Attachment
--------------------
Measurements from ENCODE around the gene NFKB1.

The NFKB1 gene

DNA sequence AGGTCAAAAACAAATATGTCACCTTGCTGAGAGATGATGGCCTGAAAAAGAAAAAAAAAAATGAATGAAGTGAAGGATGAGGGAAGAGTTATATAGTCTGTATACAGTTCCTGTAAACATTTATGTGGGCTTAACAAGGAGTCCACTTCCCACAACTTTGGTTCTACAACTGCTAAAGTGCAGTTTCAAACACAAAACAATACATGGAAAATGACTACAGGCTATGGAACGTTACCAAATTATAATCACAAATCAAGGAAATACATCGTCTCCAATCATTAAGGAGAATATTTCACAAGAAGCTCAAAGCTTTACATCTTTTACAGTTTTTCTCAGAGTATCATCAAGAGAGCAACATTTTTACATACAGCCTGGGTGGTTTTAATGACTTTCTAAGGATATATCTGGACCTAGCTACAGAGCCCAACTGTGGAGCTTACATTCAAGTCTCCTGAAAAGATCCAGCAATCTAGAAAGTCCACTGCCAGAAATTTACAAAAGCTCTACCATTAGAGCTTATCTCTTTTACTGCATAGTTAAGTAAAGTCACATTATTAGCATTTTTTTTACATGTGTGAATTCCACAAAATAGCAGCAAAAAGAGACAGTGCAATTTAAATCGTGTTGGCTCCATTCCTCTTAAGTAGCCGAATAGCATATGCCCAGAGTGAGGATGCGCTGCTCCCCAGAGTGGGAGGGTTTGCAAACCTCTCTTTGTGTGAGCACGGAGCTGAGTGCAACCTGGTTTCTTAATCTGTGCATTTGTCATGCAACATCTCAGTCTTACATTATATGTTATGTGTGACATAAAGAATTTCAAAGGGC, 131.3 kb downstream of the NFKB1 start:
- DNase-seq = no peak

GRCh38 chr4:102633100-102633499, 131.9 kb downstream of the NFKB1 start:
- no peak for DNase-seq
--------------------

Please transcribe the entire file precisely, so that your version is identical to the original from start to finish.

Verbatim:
Measurements from ENCODE around the gene NFKB1.

The NFKB1 gene

DNA sequence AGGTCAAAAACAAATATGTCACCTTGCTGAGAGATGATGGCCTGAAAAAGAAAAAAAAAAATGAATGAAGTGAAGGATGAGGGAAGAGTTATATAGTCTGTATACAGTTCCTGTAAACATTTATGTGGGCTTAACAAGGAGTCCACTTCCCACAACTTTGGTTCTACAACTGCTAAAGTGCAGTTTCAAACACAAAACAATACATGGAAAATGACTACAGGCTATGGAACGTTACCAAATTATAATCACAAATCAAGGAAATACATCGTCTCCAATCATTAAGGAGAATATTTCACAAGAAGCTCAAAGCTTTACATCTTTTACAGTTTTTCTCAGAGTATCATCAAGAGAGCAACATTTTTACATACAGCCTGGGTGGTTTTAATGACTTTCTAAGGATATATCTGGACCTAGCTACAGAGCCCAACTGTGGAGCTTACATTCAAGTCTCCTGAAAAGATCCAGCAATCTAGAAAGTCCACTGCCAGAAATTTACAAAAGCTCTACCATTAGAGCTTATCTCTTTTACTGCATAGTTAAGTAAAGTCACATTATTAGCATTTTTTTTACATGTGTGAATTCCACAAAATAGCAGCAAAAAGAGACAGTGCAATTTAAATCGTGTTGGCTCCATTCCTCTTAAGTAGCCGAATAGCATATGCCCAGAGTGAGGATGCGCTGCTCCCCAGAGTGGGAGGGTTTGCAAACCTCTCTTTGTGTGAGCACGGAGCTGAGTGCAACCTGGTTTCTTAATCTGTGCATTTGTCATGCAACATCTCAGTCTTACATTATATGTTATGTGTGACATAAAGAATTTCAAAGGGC, 131.3 kb downstream of the NFKB1 start:
- DNase-seq = no peak

GRCh38 chr4:102633100-102633499, 131.9 kb downstream of the NFKB1 start:
- no peak for DNase-seq